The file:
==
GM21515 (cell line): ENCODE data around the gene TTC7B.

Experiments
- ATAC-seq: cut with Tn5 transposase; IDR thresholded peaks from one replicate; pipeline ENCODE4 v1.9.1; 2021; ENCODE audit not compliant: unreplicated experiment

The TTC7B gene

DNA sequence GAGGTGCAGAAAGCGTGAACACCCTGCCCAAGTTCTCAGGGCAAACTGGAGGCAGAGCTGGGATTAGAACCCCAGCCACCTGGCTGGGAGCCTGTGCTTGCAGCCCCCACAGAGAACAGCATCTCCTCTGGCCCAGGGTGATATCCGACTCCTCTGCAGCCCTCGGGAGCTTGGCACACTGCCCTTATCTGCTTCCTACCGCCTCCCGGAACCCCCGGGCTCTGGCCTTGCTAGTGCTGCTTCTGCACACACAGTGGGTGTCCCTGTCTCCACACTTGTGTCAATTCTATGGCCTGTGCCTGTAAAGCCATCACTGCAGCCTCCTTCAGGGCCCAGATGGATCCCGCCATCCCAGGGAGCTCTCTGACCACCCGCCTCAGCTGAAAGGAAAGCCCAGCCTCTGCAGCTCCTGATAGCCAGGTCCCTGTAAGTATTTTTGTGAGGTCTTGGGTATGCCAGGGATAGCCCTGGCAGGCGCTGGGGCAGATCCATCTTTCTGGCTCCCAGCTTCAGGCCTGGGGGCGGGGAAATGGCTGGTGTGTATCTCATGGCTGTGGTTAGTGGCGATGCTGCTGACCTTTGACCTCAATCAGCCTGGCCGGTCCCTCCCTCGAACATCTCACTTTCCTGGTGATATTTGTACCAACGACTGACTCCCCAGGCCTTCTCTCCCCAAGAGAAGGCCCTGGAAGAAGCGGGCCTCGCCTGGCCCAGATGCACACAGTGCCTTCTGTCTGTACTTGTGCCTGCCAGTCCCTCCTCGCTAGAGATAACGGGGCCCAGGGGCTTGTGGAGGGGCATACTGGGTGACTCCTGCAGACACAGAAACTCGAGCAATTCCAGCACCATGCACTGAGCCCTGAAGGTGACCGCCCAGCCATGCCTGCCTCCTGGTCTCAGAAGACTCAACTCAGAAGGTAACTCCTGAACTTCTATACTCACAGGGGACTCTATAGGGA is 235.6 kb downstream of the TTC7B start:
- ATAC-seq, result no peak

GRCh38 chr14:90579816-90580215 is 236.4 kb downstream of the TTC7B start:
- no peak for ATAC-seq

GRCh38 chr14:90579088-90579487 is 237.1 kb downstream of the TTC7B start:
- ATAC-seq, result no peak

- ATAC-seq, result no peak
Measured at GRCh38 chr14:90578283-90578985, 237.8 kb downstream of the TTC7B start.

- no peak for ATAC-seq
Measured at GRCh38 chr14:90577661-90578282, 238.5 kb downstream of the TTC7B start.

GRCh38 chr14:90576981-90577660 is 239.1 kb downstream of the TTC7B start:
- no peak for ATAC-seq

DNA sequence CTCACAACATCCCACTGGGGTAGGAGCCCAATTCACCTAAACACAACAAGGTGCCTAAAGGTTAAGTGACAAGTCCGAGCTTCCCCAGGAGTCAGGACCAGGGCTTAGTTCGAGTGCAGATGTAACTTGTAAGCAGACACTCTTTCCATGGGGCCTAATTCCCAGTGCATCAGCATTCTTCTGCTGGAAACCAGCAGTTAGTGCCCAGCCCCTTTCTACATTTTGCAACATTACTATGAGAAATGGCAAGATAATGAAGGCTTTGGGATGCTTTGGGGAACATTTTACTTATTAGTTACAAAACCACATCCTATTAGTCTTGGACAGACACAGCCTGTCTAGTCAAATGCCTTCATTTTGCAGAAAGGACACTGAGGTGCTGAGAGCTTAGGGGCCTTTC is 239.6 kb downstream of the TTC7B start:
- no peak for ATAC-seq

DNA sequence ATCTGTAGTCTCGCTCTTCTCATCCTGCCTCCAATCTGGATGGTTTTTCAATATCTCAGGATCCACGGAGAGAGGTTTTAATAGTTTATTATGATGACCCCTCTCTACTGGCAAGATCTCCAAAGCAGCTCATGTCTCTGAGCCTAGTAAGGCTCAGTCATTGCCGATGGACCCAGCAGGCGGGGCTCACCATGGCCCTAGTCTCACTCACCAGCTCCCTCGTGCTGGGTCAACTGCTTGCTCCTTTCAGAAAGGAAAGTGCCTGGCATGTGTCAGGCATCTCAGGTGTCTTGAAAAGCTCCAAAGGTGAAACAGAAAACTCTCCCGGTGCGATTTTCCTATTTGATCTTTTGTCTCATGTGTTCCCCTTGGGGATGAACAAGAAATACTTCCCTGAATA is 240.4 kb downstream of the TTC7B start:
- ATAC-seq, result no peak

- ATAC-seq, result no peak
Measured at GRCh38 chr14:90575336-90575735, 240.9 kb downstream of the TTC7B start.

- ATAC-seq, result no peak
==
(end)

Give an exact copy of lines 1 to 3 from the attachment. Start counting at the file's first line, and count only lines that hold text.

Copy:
GM21515 (cell line): ENCODE data around the gene TTC7B.

Experiments
- ATAC-seq: cut with Tn5 transposase; IDR thresholded peaks from one replicate; pipeline ENCODE4 v1.9.1; 2021; ENCODE audit not compliant: unreplicated experiment